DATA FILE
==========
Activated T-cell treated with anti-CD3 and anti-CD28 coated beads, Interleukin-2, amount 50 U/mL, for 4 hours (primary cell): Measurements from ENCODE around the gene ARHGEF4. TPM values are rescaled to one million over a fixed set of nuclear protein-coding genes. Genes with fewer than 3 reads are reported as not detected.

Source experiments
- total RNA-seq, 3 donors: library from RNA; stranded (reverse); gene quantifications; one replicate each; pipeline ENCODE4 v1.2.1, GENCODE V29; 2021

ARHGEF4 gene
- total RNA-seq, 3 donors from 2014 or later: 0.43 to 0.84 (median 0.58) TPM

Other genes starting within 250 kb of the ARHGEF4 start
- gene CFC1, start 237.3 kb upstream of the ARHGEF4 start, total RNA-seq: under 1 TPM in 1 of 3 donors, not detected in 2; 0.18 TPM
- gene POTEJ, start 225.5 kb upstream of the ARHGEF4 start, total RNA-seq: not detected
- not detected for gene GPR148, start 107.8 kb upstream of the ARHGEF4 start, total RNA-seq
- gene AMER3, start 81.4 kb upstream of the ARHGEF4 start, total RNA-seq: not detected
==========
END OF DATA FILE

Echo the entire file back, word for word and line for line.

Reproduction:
Activated T-cell treated with anti-CD3 and anti-CD28 coated beads, Interleukin-2, amount 50 U/mL, for 4 hours (primary cell): Measurements from ENCODE around the gene ARHGEF4. TPM values are rescaled to one million over a fixed set of nuclear protein-coding genes. Genes with fewer than 3 reads are reported as not detected.

Source experiments
- total RNA-seq, 3 donors: library from RNA; stranded (reverse); gene quantifications; one replicate each; pipeline ENCODE4 v1.2.1, GENCODE V29; 2021

ARHGEF4 gene
- total RNA-seq, 3 donors from 2014 or later: 0.43 to 0.84 (median 0.58) TPM

Other genes starting within 250 kb of the ARHGEF4 start
- gene CFC1, start 237.3 kb upstream of the ARHGEF4 start, total RNA-seq: under 1 TPM in 1 of 3 donors, not detected in 2; 0.18 TPM
- gene POTEJ, start 225.5 kb upstream of the ARHGEF4 start, total RNA-seq: not detected
- not detected for gene GPR148, start 107.8 kb upstream of the ARHGEF4 start, total RNA-seq
- gene AMER3, start 81.4 kb upstream of the ARHGEF4 start, total RNA-seq: not detected